Another limitation to performing studies to compare point of care antigen tests is the common use of the crossing point (Cp) or cycle threshold (Ct) to make assumptions about the viral load of positive patients or samples. Many studies have reported different sets of sensitivity numbers, one for the overall sensitivity comparing an antigen test to RT-qPCR, and another for a set of samples with a Cp or Ct value under some number thought to represent either an infectious sample or a sample with a higher viral load. Several groups have recently pointed out one limitation to this approach: the fact that the Cp or Ct values are not standardized between different nucleic acid amplification tests (NAAT), and therefore a Cp by one test is not equivalent to a Cp or Ct by another test. Another limitation, as or perhaps more important than this one and not widely recognized, is that the estimation of viral load from the Cp or Ct value is subject to large variability depending upon the PCR efficiency of individual samples tested. Many previous studies have used RNA standards to measure the average viral load at various Cp or Ct values, then assumed that individual samples at a given Cp or Ct value would have this viral load. In a few slides I will show you the variability in estimation of viral load this creates. We used digital droplet PCR to measure viral load in individual samples. ddPCR, or digital droplet PCR, provides a quantitative measured viral load in unique samples that is independent of the use of standards or calibrators and is not affected by PCR efficiency of individual samples. Therefore, ddPCR has been demonstrated to be 4- to 20-fold more precise than RT-qPCR in the measurement of viral load.
We recently completed a study of four point of care rapid antigen tests for novel coronavirus. We used two lateral flow antigen tests, one of these lateral flow tests used a digital reader to interpret results, and the other lateral flow test was visually read. We also used two different fluorescence immunoassay antigen tests, or FIAs. We’ve referred to it, or we’ve called it the “4 way” study because we compared four rapid antigen tests, and we also used four different methods — RT-qPCR, a mass spectrometric antigen test, digital droplet PCR, and the point of care antigen tests — to obtain results on samples that had been previously tested by RT-qPCR. We used over 350 residual phosphate buffered saline, or PBS, samples that had been tested by RT-qPCR, 150 samples had tested negative by RT-qPCR and 200 samples that were positive by RT-qPCR and were selected to fall into specific Cp value ranges.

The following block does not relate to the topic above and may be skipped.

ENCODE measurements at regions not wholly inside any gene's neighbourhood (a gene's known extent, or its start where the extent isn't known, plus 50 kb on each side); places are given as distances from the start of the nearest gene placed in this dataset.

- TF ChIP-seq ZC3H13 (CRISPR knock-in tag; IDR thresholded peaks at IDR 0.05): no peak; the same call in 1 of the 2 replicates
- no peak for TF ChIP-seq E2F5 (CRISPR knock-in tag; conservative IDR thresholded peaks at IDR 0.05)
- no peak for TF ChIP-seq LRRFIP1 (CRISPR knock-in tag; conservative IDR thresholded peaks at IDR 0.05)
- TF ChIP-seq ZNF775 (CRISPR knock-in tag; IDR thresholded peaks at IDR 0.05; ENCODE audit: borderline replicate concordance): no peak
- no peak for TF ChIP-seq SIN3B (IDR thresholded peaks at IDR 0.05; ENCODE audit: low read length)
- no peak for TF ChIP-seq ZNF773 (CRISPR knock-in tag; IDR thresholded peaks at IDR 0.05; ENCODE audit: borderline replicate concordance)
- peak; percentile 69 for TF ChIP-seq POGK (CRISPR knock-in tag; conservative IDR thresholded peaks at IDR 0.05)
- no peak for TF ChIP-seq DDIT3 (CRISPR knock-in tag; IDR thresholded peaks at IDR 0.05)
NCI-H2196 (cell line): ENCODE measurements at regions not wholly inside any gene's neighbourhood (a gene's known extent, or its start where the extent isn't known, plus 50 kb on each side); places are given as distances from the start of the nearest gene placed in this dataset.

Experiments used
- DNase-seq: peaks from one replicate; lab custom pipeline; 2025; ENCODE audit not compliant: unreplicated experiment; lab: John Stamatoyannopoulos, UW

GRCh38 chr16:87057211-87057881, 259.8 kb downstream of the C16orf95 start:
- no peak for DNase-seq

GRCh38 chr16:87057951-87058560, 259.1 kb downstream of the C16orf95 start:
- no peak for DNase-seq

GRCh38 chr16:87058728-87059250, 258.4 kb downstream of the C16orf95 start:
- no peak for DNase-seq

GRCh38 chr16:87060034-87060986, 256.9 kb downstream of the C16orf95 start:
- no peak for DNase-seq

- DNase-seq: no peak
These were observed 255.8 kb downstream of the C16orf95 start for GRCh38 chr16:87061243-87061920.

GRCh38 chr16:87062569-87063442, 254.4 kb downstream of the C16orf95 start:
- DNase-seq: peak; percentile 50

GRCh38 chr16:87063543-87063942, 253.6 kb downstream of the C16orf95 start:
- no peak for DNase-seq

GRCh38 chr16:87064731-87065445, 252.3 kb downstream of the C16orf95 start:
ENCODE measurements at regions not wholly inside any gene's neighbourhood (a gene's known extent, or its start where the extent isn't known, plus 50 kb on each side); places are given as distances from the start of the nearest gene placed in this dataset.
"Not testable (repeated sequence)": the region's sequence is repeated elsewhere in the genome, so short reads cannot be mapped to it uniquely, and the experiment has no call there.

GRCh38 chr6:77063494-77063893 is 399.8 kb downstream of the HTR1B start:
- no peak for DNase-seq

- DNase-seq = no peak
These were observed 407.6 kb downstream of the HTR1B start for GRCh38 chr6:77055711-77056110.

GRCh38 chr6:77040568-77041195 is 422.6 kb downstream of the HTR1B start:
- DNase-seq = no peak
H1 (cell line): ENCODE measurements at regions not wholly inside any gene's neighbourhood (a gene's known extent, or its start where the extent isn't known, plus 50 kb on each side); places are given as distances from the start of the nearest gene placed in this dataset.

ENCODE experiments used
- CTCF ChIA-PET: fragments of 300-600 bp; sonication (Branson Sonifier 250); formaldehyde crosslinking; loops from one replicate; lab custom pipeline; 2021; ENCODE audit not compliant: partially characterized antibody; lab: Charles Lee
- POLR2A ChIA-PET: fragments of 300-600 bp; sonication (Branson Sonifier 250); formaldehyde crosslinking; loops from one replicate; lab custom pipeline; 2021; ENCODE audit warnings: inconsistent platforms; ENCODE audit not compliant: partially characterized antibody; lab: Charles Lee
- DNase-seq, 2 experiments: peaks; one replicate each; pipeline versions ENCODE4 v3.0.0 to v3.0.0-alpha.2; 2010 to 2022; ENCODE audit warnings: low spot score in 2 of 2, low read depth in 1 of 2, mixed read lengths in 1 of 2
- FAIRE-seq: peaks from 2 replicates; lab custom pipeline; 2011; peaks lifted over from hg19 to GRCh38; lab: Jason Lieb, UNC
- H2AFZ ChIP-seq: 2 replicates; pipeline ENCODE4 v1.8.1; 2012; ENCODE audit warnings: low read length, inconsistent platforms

150 RT-qPCR, ddPCR-negative samples were used to assess rapid antigen specificity. All rapid antigen tests were conducted by diluting previously tested PBS samples into vendor-specific extraction buffer. Two technologists performed testing for the digital reader lateral flow assay and the two fluorescence immunoassays, while a third technologist performed testing for the visually read lateral flow test so the results would not be biased by the results of the other test. Lateral flow test A, and the two fluorescence immunoassay methods, all had 100% specificity. There were four false positive results noted for lateral flow method B, resulting in a specificity of 97.3%. Consistent with other studies, the rapid antigen methods have very good specificity, or negative percent agreement, with RT-qPCR.
Slide 9 shows results for the overall sensitivity of the point of care antigen methods, as well as sensitivity broken into brackets of measured viral load. Overall lateral flow antigen test A had a lower sensitivity, 66.5%, compared to lateral flow test B at 83.2%. The two fluorescence immunoassays demonstrated 80% to 90% sensitivity in this sample set, while the mass spectrometric test was the most sensitive, detecting 90.9% of RT-qPCR samples overall. Looking within brackets of measured viral load, all antigen tests worked very well when measured viral load was over 1.5 million copies/mL, and all tests also performed well when the measured viral load was between 500,000 and 1.5 million copies/mL. Surprisingly, the two lateral flow methods showed a significant difference in analytical sensitivity when the viral load was between 50,000 and 500,000 copies/mL. The two lateral flow tests detected 10% or fewer of samples with a viral load of less than 50,000 copies/mL, compared to the fluorescence immunoassay test B that detected just fewer than half of those samples.